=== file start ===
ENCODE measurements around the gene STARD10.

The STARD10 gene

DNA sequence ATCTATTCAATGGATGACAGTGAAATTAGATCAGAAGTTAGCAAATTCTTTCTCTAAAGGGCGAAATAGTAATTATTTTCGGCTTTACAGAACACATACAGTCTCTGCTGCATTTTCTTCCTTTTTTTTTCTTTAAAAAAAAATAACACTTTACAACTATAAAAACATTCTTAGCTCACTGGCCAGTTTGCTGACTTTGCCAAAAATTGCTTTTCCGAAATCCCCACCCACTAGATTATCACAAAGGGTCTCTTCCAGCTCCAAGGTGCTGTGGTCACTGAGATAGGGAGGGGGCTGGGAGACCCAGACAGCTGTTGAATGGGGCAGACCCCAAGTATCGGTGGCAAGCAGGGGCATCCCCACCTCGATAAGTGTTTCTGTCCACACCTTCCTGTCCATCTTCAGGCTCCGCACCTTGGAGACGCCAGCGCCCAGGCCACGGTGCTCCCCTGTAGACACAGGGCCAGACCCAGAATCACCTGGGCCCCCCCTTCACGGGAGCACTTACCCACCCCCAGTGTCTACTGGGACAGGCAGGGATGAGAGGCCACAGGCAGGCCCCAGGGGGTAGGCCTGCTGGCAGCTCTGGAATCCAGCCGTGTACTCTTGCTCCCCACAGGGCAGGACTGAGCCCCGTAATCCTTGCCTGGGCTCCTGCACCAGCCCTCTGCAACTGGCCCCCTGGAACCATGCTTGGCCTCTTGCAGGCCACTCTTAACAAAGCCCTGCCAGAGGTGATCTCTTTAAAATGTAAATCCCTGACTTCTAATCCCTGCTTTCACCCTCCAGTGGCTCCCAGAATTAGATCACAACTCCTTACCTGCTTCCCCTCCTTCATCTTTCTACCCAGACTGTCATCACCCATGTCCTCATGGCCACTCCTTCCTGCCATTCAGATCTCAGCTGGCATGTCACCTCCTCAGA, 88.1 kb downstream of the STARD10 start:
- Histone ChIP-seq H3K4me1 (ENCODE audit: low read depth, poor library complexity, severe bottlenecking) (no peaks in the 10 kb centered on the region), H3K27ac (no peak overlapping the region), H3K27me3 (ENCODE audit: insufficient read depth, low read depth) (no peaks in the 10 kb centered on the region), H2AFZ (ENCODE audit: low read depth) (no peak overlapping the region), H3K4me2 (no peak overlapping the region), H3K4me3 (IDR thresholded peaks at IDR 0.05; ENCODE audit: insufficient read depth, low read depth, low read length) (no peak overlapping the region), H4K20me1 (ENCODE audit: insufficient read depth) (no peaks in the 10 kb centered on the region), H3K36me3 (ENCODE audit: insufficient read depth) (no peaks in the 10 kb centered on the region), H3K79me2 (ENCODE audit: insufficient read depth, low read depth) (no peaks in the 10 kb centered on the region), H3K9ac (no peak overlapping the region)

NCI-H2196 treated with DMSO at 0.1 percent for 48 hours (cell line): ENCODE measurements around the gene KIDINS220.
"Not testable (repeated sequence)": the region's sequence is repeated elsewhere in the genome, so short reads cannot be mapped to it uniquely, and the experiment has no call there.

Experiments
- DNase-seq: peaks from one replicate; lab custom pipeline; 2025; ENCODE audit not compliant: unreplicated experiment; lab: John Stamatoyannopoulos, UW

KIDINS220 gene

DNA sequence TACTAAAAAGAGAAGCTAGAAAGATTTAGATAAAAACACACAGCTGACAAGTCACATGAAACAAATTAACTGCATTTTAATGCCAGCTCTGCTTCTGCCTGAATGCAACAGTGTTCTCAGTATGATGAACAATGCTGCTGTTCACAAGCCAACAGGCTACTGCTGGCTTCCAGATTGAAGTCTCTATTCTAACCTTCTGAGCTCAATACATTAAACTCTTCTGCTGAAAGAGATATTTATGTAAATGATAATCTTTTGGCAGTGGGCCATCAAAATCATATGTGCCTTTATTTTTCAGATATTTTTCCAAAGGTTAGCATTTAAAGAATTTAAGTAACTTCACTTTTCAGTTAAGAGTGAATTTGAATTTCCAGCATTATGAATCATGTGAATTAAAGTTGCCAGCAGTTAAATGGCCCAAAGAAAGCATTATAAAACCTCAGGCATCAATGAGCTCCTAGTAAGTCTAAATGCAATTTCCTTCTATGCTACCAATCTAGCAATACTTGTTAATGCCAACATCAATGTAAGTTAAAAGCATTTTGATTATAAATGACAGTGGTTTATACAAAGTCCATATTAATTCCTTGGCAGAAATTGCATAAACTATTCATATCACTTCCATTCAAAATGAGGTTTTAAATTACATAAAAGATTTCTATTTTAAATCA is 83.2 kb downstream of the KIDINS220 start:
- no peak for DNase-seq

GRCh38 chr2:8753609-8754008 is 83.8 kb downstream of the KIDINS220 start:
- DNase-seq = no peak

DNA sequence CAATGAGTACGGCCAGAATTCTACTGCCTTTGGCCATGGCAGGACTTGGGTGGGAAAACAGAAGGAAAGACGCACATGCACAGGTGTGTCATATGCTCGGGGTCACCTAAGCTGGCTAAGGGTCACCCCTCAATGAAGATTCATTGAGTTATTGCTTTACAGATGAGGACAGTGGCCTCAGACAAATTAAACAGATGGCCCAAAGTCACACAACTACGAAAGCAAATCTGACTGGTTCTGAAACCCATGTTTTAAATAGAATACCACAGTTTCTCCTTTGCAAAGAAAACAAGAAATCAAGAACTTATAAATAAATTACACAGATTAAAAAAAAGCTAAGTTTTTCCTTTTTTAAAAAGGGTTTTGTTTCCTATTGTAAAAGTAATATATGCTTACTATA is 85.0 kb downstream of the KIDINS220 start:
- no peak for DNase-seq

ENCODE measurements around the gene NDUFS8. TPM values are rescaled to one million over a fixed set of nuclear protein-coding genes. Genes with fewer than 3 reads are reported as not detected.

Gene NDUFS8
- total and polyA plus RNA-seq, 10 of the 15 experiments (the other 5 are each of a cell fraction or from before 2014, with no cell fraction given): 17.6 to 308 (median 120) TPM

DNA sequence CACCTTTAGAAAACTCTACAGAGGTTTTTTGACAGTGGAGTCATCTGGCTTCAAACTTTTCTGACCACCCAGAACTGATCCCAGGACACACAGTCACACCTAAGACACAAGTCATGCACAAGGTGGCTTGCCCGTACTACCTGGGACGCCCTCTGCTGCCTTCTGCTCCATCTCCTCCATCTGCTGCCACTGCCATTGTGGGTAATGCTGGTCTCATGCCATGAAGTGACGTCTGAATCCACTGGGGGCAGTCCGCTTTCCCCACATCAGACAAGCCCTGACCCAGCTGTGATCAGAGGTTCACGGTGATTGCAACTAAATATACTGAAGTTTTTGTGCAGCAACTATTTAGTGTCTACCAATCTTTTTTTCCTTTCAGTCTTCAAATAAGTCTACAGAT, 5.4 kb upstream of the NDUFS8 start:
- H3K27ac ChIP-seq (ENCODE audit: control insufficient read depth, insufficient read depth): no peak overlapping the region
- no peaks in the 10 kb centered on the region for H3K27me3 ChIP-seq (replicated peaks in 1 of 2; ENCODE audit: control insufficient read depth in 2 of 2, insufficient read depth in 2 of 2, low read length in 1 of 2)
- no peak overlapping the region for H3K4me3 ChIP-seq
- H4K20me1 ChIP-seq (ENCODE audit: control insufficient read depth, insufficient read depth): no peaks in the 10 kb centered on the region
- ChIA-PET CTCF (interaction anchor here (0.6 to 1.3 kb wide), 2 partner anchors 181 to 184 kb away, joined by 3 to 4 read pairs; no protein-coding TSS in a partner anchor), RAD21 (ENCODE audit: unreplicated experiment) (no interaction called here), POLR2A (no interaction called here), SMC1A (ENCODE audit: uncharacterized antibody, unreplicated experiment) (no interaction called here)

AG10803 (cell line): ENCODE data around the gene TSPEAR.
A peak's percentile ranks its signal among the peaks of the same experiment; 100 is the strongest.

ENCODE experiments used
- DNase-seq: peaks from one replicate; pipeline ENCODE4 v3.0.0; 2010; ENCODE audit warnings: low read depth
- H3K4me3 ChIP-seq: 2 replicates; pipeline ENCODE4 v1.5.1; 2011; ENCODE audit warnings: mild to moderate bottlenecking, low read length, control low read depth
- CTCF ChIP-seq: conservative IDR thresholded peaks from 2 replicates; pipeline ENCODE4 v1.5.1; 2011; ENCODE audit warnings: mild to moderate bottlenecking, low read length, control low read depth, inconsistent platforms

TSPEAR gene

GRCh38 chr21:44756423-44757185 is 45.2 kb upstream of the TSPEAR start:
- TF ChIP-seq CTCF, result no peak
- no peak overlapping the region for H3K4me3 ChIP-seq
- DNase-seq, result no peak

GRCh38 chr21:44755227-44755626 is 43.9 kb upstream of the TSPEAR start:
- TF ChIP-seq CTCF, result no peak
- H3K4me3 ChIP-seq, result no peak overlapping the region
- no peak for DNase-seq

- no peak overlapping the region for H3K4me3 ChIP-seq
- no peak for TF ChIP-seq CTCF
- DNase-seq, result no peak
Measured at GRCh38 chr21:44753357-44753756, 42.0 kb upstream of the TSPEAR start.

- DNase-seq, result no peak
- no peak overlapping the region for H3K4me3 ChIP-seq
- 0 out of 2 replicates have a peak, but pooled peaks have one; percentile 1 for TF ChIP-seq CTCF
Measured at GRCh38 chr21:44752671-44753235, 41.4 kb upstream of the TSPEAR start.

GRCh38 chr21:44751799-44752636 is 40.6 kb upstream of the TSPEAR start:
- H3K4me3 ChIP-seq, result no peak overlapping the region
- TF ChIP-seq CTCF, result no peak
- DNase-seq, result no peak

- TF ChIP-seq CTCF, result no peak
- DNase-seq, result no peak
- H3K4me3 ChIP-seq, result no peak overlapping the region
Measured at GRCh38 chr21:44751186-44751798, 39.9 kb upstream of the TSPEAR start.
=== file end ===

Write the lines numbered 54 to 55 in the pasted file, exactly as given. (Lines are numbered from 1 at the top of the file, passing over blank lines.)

- H3K4me3 ChIP-seq, result no peak overlapping the region
Measured at GRCh38 chr21:44751186-44751798, 39.9 kb upstream of the TSPEAR start.